2. I am sad to see that a chiropractor (which I am not sure this guy is?) would attack another profession like that. While it is true that anyone who attends a class can do CST, it is also true that in any profession, it is the responsibility of the consumer to do due diligence and ask about background, which is why in this case it was important that you made sure the person was skilled with babies. You might have a chiropractor or DO with no experience with infants and a CST with amazing skill and experience.

    I would consider what you have posted to be biased propaganda by one profession against another. In the world of natural medicine, “diagnosis” is not the gold standard. The body does not need to be diagnosed and managed–it needs to be supported so that it can heal.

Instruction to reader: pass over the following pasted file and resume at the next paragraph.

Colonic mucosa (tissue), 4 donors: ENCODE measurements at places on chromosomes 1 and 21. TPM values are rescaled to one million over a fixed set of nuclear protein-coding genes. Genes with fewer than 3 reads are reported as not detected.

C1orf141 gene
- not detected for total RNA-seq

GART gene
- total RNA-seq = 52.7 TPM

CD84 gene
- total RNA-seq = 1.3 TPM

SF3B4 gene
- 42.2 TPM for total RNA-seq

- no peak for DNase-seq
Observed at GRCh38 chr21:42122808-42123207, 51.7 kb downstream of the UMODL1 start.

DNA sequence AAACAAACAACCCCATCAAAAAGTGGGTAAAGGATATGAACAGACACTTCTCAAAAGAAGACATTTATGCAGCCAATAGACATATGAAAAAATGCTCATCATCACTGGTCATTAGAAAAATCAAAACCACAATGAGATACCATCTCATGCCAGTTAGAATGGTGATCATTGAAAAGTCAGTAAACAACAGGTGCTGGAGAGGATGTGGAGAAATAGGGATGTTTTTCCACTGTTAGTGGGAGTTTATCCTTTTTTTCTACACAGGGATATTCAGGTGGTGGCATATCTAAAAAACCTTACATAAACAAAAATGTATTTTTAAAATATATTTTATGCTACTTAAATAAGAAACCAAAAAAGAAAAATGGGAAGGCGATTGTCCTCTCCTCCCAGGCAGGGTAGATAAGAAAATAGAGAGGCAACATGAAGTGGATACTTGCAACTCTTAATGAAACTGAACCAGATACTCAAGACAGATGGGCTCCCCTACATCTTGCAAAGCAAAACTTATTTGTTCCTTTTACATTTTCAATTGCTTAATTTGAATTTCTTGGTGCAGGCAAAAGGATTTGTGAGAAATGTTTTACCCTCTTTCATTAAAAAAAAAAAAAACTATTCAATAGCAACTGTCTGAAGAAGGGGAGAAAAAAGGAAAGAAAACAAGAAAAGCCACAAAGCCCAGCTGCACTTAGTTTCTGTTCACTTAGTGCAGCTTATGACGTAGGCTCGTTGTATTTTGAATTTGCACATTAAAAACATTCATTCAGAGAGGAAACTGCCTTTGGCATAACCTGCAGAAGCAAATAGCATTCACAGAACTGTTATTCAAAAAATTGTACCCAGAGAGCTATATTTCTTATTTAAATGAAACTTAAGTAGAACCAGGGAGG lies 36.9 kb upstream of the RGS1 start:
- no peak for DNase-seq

I have experienced CST, as have my children. The work is profound–it is certainly no joke. That said, in any field you need to evaluate your practitioner. Folks can take very extensive CST training or they can take a couple of workshops. But, then all chiropractors are taught the basics of working with infants, but I would never refer a baby to the majority of them, bc I think specialized skill with infants is required. I have been to DOs as well. Some are wonderful with babies. Some are not.